Migrating monarchs paint butterfly portrait for radar watchers

National Weather Service radar picked up a giant butterfly-shaped mass flying over St. Louis, Mo. last week. As it turns out, the butterfly portrait was actually formed by a swarm of butterflies.

US National Weather Service St. Louis, Mo.
Monarch butterflies flying about 5,000 feet (1,500 meters) above St. Louis, Mo.

A mysterious butterfly-shaped cloud spotted over St. Louis last week was built from actual butterflies, the National Weather Service said.

In a rare coincidence, a giant swarm of migrating monarch butterflies resembled a butterfly on radar for a short time Friday afternoon (Sept. 19). Forecasters suspect hundreds of monarchs were flying between 5,000 feet and 6,000 feet (1,525 meters to 1,825 meters) above the ground, heading south to Mexico. Though small, their fluttering wings are good radar targets, the National Weather Service (NWS) said on Facebook. No one saw the butterflies, but the radar signals suggest the "targets" were flapping, flat and biological, similar to a monarch.

Hummingbirds are migrating now as well, but the zippy birds prefer to fly at treetop level, ruling out a Hitchcock-like scenario, according to the NWS.

The double-butterfly is not the first time a radar image mirrored its maker. In 2011, a startled flock of blackbirds in Beebe, Arkansas, looked like a bird's head and beak. A strange radar image that puzzled forecasters in Huntsville, Alabama, in June 2013, turned out to be reflective particles used to test military radar. [See Images of the Mysterious Radar Blob over Alabama]

The butterfly-blob's timing matches up with a recent monarch exodus from the Great Lakes region, as tracked by the nonprofit Monarch Watch. The eastern population spends summers spread across the Great Lakes and the northeastern United States and Canada, and then migrates in the fall toward Michoacán, in western central Mexico. (A western population summers in California, but also winters in Mexico.)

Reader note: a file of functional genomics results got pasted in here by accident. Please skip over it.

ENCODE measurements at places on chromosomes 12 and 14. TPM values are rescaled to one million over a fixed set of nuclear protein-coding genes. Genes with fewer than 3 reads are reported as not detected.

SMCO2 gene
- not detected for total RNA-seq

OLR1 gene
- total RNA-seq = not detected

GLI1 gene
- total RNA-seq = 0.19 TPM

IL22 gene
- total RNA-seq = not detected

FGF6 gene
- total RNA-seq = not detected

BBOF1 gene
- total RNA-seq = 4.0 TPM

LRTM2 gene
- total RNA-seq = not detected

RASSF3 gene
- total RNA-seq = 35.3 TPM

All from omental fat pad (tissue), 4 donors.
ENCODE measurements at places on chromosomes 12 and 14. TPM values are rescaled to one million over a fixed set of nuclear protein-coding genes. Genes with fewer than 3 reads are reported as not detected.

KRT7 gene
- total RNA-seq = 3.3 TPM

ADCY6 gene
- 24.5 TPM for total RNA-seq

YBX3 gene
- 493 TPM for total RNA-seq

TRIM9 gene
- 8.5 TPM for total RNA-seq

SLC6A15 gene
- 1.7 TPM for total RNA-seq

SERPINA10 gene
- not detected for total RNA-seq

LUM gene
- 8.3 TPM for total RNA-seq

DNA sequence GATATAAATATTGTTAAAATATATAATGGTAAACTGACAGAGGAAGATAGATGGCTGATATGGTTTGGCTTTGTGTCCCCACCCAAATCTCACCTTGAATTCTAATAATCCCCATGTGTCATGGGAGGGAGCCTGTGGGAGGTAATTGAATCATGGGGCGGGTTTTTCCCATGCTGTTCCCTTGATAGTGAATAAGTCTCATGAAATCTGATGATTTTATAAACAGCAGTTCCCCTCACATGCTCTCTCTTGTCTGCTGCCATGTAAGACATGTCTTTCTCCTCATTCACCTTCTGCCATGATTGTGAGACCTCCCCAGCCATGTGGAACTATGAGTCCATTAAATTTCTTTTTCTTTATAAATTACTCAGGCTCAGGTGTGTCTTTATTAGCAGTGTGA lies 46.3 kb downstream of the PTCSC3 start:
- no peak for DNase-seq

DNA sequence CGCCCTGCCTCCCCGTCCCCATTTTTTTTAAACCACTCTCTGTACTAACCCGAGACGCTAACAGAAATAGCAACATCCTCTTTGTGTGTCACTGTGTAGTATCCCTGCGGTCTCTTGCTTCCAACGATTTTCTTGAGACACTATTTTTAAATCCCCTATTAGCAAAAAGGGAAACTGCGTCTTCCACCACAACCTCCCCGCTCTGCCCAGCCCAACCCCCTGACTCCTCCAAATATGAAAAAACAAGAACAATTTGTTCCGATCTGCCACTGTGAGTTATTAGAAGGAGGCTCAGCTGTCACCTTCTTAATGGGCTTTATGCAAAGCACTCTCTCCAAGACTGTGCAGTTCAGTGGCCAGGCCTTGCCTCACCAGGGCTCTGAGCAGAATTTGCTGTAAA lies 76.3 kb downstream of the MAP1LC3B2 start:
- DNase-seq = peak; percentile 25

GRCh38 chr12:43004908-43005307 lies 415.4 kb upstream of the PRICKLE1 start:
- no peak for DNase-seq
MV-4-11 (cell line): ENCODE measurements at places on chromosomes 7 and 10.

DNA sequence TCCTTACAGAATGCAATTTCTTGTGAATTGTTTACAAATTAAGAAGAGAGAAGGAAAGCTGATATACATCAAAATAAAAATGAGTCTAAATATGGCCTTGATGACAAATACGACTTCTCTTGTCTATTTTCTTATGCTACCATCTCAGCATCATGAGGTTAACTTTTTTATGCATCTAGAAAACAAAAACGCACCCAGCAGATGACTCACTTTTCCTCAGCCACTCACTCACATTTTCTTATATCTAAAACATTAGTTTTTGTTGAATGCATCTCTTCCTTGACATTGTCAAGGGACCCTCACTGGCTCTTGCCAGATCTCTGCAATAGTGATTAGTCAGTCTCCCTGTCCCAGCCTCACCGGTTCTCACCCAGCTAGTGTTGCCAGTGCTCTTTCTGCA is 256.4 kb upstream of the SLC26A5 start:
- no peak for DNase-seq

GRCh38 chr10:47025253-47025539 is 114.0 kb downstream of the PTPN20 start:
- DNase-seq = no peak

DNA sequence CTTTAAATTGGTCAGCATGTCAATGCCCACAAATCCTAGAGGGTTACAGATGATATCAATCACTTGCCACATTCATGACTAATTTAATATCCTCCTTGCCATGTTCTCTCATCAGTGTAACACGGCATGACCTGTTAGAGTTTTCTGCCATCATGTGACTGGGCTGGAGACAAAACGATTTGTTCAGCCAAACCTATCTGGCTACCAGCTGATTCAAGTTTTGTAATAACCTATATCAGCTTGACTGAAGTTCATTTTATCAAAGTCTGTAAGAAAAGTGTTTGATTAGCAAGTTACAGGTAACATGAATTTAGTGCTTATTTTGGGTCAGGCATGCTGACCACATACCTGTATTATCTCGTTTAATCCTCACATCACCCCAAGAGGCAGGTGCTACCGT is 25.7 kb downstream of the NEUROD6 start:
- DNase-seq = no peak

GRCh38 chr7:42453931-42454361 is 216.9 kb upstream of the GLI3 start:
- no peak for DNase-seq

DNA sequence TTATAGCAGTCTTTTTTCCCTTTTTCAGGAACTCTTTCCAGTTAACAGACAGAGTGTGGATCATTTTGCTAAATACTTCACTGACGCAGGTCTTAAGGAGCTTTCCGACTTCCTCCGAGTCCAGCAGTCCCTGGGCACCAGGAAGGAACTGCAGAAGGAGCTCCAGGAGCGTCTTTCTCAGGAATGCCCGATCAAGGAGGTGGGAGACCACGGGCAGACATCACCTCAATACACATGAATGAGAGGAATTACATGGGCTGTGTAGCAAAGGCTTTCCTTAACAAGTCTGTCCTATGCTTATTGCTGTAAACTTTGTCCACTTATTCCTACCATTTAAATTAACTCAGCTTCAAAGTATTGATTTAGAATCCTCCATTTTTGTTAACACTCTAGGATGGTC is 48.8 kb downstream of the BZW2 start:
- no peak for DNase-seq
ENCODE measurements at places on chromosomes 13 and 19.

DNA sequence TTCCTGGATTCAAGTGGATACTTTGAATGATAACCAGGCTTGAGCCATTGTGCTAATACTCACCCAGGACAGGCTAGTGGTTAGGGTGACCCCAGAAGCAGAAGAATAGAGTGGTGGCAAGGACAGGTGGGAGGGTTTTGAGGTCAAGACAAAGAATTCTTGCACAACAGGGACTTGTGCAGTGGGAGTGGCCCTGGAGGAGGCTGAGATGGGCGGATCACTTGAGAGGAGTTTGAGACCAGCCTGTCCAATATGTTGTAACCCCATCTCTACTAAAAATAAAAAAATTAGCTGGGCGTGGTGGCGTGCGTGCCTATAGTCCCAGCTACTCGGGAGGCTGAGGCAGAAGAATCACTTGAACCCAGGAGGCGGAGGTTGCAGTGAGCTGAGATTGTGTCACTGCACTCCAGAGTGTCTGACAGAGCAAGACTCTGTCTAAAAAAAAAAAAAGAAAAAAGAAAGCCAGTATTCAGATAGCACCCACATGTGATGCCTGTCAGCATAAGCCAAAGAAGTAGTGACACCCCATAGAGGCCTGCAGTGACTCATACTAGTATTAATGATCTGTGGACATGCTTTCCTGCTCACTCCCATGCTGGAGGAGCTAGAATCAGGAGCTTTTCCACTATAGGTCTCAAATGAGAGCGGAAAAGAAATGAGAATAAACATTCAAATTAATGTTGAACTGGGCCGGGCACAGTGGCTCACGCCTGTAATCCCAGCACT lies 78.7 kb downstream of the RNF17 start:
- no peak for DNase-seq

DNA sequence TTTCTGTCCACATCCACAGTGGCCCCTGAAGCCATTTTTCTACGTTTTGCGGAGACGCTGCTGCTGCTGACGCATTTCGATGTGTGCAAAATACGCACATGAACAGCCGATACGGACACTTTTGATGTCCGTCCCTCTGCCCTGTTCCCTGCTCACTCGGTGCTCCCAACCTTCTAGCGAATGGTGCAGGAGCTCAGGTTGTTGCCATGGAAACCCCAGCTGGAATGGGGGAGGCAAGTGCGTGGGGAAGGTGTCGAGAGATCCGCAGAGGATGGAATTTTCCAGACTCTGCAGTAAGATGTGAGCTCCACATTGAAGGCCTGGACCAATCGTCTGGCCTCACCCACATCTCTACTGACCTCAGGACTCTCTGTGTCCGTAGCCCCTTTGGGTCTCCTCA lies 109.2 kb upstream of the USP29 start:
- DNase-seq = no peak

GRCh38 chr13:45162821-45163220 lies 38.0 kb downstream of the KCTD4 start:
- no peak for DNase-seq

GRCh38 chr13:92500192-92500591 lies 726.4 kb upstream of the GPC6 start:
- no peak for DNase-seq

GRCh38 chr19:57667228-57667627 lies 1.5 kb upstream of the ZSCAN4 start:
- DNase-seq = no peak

The monarchs may have gathered together because of favorable weather conditions. Monarchs take advantage of air currents to soar like birds, conserving energy for their two-month trip to Mexico. Sometimes the butterflies fly in ones or twos, but swarms of dozens or hundreds of stunning orange-winged insects have been sighted by people tracking their migration, according to Monarch Watch.

Exposure to drought, cold temperatures and pesticides along the migration routes and in Mexican forests has triggered a dramatic decline in the monarch population. The numbers hit a record low of 33 million butterflies overwintering in Mexico in 2013.

Email Becky Oskin or follow her @beckyoskin. Follow us @livescienceFacebook Google+. Original article on Live Science.

Copyright 2014 LiveScience, a TechMediaNetwork company. All rights reserved. This material may not be published, broadcast, rewritten or redistributed.

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